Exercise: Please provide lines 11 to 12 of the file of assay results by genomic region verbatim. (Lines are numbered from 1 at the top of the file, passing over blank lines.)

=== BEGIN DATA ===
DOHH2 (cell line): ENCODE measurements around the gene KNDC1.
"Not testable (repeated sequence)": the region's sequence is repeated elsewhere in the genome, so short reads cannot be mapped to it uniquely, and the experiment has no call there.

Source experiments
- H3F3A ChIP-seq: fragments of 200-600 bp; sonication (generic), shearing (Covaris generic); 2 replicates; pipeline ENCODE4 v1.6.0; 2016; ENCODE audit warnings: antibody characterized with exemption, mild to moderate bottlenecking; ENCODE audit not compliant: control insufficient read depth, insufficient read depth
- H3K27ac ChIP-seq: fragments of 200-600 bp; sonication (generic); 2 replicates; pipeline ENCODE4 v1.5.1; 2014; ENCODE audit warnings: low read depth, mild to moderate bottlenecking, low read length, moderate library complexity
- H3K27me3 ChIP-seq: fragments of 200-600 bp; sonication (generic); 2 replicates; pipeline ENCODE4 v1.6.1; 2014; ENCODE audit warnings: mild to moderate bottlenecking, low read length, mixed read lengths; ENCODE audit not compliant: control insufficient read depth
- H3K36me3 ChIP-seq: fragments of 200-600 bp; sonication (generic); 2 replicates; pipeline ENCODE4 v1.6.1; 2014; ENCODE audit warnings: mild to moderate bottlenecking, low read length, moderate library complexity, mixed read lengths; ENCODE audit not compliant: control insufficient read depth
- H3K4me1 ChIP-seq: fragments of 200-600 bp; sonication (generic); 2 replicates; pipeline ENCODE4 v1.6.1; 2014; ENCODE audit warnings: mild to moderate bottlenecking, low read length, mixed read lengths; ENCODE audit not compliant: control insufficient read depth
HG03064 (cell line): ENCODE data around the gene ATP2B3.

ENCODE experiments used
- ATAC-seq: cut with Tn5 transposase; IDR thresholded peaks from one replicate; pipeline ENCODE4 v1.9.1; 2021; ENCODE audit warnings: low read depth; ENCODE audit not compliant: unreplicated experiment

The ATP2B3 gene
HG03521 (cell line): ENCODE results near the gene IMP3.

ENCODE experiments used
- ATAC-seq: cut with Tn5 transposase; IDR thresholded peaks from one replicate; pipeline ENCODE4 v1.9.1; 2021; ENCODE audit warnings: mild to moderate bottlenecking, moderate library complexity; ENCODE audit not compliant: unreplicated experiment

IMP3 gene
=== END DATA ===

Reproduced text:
- ATAC-seq: cut with Tn5 transposase; IDR thresholded peaks from one replicate; pipeline ENCODE4 v1.9.1; 2021; ENCODE audit warnings: low read depth; ENCODE audit not compliant: unreplicated experiment

The ATP2B3 gene